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15th May 2012 - DPRK Trip - day 4 - Rimyongsu Falls, Samjiyon Grand Monument, Pyongyang and USS Pueblo

The next morning we again drove along dirt roads in order to get to a place called Rimyongsu Falls. Here is a very picturesque waterfall that freezes in the winter. The view from the platform at the top gives a nice overview of the village of Rimyongsu below, perfectly neat and perfectly clean.

Near the base of the falls is a hut that contains a generator that supplied electricity to the village, and the man whose job it is to maintain the pump smiles proudly as we poke around, neither of us speaking the others language. This was one of the times that our guides were nowhere close, and it just seemed so strange to be in a remote part of this country alone with a local.

Most of the roads in this northern part of the country are dirt, and the industrial revolution has yet to reach these parts. I noticed no billboards, very little propaganda and no industry. All around were people living simple lives, seemingly cut-off from the rest of the country.

views of the Rimyongsu Falls area

The next stop on today’s agenda was the impressive Samjiyon Grand Monument on the shores of Lake Samji. Here you can find the largest collection of statues in the country at the site where the young Kim Il sung gathered his guerrilla army to launch their attack in the occupying Japanese Army in 1939. This site was constructed in 1979.

The statues are an impressive size and have great detail, although the light that day made photography particularly difficult.

Samjiyon Grand Monument

The last photo in the set is the view from the Revolutionary Regional Museum, which include displays that celebrate victories against Japan and the USA. Outside are some vivid models of Siberian tigers, which are the traditional symbols of a unified Korea.

A unified Korea is something that we heard about almost every day, so the direct opposites of the DMZ, North Korea and South Korea, against the wish for a unified country was quite hard to comprehend at times.

We then when back to the airport to catch our Il-18 flight back to Pyongyang,

Il-18 flight and sounds

All our drives through Pyongyang gave an opportunity to see some interesting sights as usual, before our planned stop in the city.

Drive to Pyongyang photos

We arrived at the USS Pueblo, which acts as a floating museum on the Taedong River.

Although originally built as a light cargo ship, the US Navy converted it to an intelligence gathering vessel in in 1967.

This was a ship captured by the Korean Navy in 1968 after allegedly straying into DPRK waters, and caused an international showdown with the USA. The differences’ in what the US deem Korean waters and the distance the Koreans patrol differs, but you would assume the US already knew these limits. The Korean’s have always maintained a 50 nautical mile boundary, while the US maintains a distance of 12 nautical miles. Clearly something would give in the end.

The US reacted to the capture in a variety of ways, including a response by one member of government that a nuclear attack should be considered, while cooler heads ultimately decided that more information should be gathered.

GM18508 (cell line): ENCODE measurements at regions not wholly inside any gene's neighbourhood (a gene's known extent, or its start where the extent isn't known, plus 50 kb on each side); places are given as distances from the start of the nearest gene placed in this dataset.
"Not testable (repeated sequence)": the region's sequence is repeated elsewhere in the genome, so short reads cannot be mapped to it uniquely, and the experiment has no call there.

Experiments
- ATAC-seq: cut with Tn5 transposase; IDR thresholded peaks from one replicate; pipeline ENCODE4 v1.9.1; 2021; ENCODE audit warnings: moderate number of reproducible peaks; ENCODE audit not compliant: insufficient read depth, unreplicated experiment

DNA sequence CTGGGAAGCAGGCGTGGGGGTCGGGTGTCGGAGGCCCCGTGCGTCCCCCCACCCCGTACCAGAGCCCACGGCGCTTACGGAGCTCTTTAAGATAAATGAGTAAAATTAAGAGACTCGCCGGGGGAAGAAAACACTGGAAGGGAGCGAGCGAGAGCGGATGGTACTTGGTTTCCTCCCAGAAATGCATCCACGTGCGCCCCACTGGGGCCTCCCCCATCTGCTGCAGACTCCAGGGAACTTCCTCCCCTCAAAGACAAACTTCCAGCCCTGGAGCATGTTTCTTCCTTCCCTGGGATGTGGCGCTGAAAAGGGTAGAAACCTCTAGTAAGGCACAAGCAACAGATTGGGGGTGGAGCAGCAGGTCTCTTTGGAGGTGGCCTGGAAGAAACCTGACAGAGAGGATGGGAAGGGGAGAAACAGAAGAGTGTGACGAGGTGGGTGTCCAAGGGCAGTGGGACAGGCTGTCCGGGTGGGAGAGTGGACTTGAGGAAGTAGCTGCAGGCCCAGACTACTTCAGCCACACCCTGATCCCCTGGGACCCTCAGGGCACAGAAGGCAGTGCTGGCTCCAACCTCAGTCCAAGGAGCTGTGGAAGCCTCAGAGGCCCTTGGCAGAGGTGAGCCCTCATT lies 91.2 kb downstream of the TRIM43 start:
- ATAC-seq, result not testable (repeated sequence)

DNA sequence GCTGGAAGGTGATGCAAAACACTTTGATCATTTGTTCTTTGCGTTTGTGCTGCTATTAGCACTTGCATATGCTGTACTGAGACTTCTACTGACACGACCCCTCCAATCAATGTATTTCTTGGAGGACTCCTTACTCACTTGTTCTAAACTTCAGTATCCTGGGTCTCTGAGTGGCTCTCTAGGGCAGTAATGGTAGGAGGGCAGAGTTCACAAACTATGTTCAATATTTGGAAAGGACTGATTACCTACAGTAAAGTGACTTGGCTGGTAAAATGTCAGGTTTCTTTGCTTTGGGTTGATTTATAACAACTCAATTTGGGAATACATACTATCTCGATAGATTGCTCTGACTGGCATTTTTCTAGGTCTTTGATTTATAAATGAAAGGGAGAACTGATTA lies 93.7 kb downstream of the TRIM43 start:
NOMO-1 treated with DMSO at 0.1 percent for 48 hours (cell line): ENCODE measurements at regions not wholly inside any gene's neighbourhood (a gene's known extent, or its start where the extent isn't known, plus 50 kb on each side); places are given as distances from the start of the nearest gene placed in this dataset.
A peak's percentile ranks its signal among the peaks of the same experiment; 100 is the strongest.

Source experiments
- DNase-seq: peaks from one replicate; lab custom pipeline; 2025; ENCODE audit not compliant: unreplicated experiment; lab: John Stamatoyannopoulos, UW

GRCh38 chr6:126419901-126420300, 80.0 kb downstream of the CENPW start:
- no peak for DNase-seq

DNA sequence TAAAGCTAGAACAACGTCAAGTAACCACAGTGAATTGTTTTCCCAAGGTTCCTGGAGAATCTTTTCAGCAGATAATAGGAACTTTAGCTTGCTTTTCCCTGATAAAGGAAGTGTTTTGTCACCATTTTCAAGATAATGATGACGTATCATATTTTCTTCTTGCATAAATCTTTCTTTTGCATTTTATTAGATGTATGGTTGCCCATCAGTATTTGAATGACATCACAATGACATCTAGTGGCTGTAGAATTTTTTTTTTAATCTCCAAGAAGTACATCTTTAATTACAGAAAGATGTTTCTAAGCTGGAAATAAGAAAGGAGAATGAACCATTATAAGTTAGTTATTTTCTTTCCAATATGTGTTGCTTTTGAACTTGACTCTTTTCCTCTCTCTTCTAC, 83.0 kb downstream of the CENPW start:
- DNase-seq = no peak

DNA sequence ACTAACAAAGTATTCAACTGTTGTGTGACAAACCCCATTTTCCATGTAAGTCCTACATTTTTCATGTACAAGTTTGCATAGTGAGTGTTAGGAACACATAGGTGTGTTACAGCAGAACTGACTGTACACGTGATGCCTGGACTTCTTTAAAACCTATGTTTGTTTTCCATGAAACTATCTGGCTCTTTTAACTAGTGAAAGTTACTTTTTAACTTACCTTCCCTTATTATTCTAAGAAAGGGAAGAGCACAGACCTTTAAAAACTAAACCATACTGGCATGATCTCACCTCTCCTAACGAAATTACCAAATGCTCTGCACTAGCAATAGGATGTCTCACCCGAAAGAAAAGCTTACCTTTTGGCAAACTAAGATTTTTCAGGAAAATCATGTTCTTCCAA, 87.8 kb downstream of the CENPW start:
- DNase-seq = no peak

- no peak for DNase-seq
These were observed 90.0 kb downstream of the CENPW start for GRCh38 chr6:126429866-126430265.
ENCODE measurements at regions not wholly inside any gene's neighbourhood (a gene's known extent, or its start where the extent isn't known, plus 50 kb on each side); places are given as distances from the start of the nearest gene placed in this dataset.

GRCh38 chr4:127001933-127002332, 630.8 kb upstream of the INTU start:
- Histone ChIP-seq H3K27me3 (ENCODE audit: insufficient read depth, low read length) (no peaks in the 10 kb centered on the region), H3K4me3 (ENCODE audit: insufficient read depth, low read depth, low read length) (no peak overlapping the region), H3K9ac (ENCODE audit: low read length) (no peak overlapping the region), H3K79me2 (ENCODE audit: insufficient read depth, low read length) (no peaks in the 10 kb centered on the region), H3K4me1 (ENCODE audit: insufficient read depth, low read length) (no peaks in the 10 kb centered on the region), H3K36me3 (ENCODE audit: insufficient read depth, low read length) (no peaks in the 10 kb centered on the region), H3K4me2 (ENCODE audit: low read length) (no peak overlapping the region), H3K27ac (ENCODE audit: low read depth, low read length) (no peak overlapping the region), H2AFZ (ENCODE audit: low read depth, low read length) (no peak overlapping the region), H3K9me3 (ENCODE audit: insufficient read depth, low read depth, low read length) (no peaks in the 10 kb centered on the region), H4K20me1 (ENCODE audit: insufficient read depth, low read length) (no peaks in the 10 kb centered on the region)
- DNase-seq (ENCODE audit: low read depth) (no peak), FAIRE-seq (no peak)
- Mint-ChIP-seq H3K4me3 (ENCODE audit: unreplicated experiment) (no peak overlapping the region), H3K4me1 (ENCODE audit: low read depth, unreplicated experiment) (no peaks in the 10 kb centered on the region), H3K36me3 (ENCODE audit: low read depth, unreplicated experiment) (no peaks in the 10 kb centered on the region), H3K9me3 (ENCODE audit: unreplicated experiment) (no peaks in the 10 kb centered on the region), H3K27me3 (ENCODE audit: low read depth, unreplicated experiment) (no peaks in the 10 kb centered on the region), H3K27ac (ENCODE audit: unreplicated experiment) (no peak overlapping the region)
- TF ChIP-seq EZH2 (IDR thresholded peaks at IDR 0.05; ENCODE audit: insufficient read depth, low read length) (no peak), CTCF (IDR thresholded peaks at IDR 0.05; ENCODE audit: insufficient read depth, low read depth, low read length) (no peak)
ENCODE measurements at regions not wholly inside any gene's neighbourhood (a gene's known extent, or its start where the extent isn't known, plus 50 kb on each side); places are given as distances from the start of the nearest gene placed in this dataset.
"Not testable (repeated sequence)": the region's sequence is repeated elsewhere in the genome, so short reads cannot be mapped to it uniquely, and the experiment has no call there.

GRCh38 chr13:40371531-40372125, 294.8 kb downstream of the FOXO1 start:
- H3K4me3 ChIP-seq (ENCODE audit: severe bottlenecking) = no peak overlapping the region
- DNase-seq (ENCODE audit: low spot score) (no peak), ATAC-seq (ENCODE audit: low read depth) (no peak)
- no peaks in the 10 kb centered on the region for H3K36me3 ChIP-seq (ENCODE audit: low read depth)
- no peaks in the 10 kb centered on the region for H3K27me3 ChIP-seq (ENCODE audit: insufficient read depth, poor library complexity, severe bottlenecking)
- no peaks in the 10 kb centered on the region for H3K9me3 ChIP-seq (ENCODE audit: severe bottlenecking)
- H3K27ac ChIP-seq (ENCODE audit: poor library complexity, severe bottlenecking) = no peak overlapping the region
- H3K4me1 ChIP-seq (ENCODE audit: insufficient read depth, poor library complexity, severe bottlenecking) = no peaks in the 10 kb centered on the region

The US had assumed that the capture was ordered by the Soviet Union, but only in recent years has it emerged that the DPRK acted alone, and that the Soviet Union wasn’t too pleased about the incident at all.

The 82 crew members were held for 11 months before being released after an official written apology by the US, that included the statement that the US wouldn’t spy in the future, which was verbally retracted later.

USS Pueblo

Interestingly the USS Pueblo is still commissioned by the US Navy, and is the second oldest vessel in the fleet, and is the only US ship still being held captive. There seem to have been a few attempts by the DPRK to offer to repatriate the ship in exchange for high ranking talks between the two nations, but this has never been confirmed by the US, and seems unlikely to happen, considering the current stance from a US point of view.

The tour around the ship was interesting and informative with a healthy dose of the expected propaganda in the film we were shown.

Our last stop for the day was the impressive building belonging to the Mangyongdae Children’s Palace. Here kids can do extracurricular activity, paid for by the state of course, in the arts and music.

We were allowed to enter a few classes where the children would put on a display of the class they were taking. The whole experience was a little uncomfortable and staged for my liking, almost like looking around a zoo.

Mangyongdae Children’s Palace

The kids were all very talented, and of course this would be a way for many parents to give their children who show talent for something a fighting chance to progress to something other than menial work in their future. So from that point of view it’s a good thing. I just don’t see the need for tourists to gate-crash the classrooms.

We then had a chance to see some other sites around Pyongyang as the light got nice and the sun began to set. This included the Monument to the Korean Workers Party, which has a hammer and sickle, the traditional communist symbols, plus the addition of a paint brush, which symbolizes the importance of education for the Korean people. It represents the worker, the peasant and the intellectual, and stands 50 meters high.

Pyongyang views